It's not so easy for Father Willy Raymond to stay on top of what’s going in Rome.
He gave up cable news for Lent.
“I decided to fast from watching CNN, MSNBC and Fox News,” Raymond says in his Hollywood office where he runs a Catholic-based media company called Family Theatre Productions. But he’s not entirely unplugged. There’s still the radio and the Internet.
“There’s something really interesting right now,” he says, as he calls up a website on the computer. “Just go to Adoptacardinal.org and they will give you the name of a Cardinal elector and you can pray for that person.”
The communion of faith and technology might be something for a new pope to embrace. So says Sister Patricia Rayburn, who hopes the next pontiff will also be more enlightened about the role of women in the church.
“And I think if a new pope were really able to recognize that everyone has gifts, both men and women, and everything doesn't have to start with what we globally call the Vatican,” Rayburn says. The pope, she says, “should really put out to parishes some hope and wisdom to really help with the issues of our day.”
Rayburn is the Western region director of the Leadership Conference of Women Religious, which represents some 50,000 nuns across the globe. The Vatican disciplined the conference last year for associating with so-called radical feminists and not speaking out more forcefully against contraception and other issues.
A majority of Catholics quizzed in a recent New York Times-CBS News poll say the biggest issue facing the church is its poor management of a worldwide clergy child sex abuse crisis.
Southern California Catholics got a front-pew view of that issue after court documents earlier this year revealed that sitting cardinal and retired Los Angeles Archbishop Roger Mahoney appears to have covered up for pedophile priests and stonewalled authorities.
Mahoney publicly apologized, but still traveled to Rome to take part in this month’s papal conclave.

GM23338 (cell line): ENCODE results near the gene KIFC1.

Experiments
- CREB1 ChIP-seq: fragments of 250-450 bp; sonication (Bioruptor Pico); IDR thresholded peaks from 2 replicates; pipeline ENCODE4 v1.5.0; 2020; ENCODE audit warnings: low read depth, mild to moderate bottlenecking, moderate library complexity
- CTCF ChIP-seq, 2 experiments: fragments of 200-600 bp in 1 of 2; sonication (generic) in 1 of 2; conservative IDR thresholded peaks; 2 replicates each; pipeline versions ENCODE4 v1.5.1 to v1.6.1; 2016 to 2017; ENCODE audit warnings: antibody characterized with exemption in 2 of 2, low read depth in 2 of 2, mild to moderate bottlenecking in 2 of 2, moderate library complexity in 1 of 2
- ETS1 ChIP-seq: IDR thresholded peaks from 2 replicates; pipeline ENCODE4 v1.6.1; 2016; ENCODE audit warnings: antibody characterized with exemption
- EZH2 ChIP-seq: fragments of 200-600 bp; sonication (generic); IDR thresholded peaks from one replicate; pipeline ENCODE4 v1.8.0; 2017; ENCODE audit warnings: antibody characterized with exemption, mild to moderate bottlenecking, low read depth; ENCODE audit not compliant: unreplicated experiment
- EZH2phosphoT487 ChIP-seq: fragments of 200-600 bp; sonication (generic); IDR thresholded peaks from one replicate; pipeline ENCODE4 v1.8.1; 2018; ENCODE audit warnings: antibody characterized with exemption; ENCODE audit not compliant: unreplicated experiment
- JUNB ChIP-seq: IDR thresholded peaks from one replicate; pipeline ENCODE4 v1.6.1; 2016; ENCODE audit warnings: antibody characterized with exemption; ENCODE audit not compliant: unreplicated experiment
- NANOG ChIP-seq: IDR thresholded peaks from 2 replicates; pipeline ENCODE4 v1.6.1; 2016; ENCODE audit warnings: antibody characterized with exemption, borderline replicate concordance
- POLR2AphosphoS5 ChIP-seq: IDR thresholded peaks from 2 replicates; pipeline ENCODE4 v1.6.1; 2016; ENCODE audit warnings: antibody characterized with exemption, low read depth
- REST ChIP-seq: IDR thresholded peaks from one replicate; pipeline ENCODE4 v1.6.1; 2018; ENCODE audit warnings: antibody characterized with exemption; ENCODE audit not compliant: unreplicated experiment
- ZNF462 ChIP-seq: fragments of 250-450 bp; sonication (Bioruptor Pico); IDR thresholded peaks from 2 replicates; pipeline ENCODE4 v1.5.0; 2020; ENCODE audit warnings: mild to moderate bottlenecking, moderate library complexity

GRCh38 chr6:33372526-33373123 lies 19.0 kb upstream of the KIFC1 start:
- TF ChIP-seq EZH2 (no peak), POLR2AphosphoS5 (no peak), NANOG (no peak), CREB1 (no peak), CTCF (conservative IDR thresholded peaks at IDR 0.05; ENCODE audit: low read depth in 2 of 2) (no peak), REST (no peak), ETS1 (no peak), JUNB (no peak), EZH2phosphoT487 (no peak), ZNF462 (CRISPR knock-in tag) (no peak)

The fact that Mahoney is participating in the conclave angers some people who have clashed with the church over the sex abuse scandals.
“In my view he is only going to vote for a man who protects Cardinal Mahoney’s interests,” says Joelle Casteix of the Orange County based Survivors Network of those Abused by Priests or SNAP. Casteix believes true reform can only come from a pope who confronts the clergy sexual abuse crisis head-on.
“Someone who would really rid the church of men like Cardinal Mahoney and strip them of their priestly duties,” Casteix says. “To really reform the Catholic Church, they would have to tear it down and rebuild and I don't think any one man would be willing or able to do that.”
One-time Roman Catholic priest Ned Reidy says it may be time to tear down the papacy. Or at least reduce its influence on the church and the world outside its walls.
“He’s our pope and the reason he’s our pope is because he shares this divine authority that nobody else has, well we don't fuss with that” says Reidy.
“Because Jesus really talked about the beauty of the community.”
Reidy leads a breakaway Catholic congregation called Pathfinder Community of the Risen Christ near Palm Springs. He left the Roman Catholic Church partly over his disagreement with the doctrine of papal infallibility, a concept dating back to the 19th century, that boils down to this: when it comes to matters of doctrine and morals, what the pope says goes. Refusing to subscribe to that principle, especially if you are clergy, can be trouble.
After quitting the Roman Catholic Church and forming Pathfinder 10 years ago, the Diocese of San Bernardino convicted Reidy of heresy. The charges he says, included “lack of fealty toward the Holy Father.”
So you could say Reidy is agnostic when it comes to the selection of a new pontiff. But Reidy’s colleague, Deacon Joni Miller, says the Roman Catholic Church is losing parishioners because it’s out of step with shifting views on issues like homosexuality, contraception and the ordination of women -- issues that spurred her own break with the Roman Catholic Church. Even so, she’s closely watching the papal election.
“I am not a Roman Catholic anymore but I pray every day for the unity of the Church. I pray every day for all Catholics to be together,” says Miller. “And I would love someone to come in and say; God wants you just the way you are.”
Other Catholic leaders like Father Willy Raymond in Hollywood, say a new pope must address the defection of parishioners by evangelizing in parts of the world where Roman Catholicism is on the wane and sinking roots deeper into areas where it’s still robust.
He worries that there’s growing push by evangelical Christian churches in Latino communities with strong Catholic traditions like here in Southern California and in Mexico. “Because they (evangelical Christians) are communicating the gospel to them with joy,” says Raymond. “So for someone to come from Latin America as the Holy Father it could be really healthy for the church.”
With a new pope comes change, that’s a given. The question is whether he will embody the conservative traditions that have sustained the church for centuries, or the more modern sensibilities many Southern California Catholics say the church needs in order to stay relevant.